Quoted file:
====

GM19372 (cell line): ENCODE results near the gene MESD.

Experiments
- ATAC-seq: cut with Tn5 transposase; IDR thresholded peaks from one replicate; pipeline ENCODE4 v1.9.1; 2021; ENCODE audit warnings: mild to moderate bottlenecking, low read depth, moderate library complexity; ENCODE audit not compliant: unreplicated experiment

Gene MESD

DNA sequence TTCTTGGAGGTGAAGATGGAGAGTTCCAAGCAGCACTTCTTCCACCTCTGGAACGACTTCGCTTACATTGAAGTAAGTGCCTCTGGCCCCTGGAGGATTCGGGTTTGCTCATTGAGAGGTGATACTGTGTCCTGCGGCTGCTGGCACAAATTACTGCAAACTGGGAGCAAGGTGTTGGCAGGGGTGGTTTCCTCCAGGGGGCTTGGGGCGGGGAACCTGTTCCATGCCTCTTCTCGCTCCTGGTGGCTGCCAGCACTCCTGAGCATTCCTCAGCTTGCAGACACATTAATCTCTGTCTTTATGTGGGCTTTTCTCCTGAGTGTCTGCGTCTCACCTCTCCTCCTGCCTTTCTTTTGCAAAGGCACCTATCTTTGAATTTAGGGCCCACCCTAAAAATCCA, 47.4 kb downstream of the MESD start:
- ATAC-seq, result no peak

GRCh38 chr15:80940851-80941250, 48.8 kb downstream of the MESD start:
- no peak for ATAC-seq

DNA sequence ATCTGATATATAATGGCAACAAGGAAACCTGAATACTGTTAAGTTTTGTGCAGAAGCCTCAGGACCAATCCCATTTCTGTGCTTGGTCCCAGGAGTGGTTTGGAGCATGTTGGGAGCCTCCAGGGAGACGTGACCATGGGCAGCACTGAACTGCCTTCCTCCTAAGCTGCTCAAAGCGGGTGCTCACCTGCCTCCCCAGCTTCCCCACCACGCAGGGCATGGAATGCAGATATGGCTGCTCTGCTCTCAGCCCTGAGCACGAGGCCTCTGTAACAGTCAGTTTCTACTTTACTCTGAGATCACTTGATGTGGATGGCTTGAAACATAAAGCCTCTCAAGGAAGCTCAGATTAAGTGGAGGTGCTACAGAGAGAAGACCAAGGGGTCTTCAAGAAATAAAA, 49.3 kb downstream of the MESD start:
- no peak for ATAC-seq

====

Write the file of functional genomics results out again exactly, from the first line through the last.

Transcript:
GM19372 (cell line): ENCODE results near the gene MESD.

Experiments
- ATAC-seq: cut with Tn5 transposase; IDR thresholded peaks from one replicate; pipeline ENCODE4 v1.9.1; 2021; ENCODE audit warnings: mild to moderate bottlenecking, low read depth, moderate library complexity; ENCODE audit not compliant: unreplicated experiment

Gene MESD

DNA sequence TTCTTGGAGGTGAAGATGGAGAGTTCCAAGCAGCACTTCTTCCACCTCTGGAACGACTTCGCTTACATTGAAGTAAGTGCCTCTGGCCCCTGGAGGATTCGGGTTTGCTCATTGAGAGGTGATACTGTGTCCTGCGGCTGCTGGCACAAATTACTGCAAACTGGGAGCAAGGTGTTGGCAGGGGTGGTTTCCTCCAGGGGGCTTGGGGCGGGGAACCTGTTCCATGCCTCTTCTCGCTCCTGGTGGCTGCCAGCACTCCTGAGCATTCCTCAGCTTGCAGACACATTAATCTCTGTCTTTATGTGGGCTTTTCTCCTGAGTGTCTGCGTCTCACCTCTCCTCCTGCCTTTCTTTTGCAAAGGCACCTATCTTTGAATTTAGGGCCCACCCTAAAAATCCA, 47.4 kb downstream of the MESD start:
- ATAC-seq, result no peak

GRCh38 chr15:80940851-80941250, 48.8 kb downstream of the MESD start:
- no peak for ATAC-seq

DNA sequence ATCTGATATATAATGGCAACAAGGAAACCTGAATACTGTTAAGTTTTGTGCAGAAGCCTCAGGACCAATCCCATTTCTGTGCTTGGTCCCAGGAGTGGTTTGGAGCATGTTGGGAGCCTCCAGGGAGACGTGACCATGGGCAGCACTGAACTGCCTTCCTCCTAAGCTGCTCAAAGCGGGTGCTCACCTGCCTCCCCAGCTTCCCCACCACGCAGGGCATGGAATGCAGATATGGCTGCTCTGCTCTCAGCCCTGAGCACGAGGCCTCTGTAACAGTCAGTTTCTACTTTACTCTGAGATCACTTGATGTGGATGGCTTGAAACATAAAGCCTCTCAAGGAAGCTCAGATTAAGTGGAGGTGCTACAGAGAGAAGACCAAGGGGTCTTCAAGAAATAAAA, 49.3 kb downstream of the MESD start:
- no peak for ATAC-seq